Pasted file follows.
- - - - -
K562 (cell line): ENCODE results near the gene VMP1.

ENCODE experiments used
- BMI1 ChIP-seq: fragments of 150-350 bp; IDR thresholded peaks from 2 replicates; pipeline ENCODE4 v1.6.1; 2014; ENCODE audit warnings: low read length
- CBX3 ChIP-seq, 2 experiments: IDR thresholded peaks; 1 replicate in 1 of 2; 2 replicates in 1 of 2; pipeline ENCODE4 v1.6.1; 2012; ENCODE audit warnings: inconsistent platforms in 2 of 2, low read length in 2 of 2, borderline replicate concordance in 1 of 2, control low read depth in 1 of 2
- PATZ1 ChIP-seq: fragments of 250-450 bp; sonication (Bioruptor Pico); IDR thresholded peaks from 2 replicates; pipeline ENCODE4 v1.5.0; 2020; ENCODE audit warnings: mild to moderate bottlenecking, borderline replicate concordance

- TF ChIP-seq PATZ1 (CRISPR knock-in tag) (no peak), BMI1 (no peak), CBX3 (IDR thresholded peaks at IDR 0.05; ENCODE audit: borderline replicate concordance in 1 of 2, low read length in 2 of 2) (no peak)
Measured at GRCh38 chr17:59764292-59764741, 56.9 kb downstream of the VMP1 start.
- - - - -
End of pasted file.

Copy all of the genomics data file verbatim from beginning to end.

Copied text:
K562 (cell line): ENCODE results near the gene VMP1.

ENCODE experiments used
- BMI1 ChIP-seq: fragments of 150-350 bp; IDR thresholded peaks from 2 replicates; pipeline ENCODE4 v1.6.1; 2014; ENCODE audit warnings: low read length
- CBX3 ChIP-seq, 2 experiments: IDR thresholded peaks; 1 replicate in 1 of 2; 2 replicates in 1 of 2; pipeline ENCODE4 v1.6.1; 2012; ENCODE audit warnings: inconsistent platforms in 2 of 2, low read length in 2 of 2, borderline replicate concordance in 1 of 2, control low read depth in 1 of 2
- PATZ1 ChIP-seq: fragments of 250-450 bp; sonication (Bioruptor Pico); IDR thresholded peaks from 2 replicates; pipeline ENCODE4 v1.5.0; 2020; ENCODE audit warnings: mild to moderate bottlenecking, borderline replicate concordance

- TF ChIP-seq PATZ1 (CRISPR knock-in tag) (no peak), BMI1 (no peak), CBX3 (IDR thresholded peaks at IDR 0.05; ENCODE audit: borderline replicate concordance in 1 of 2, low read length in 2 of 2) (no peak)
Measured at GRCh38 chr17:59764292-59764741, 56.9 kb downstream of the VMP1 start.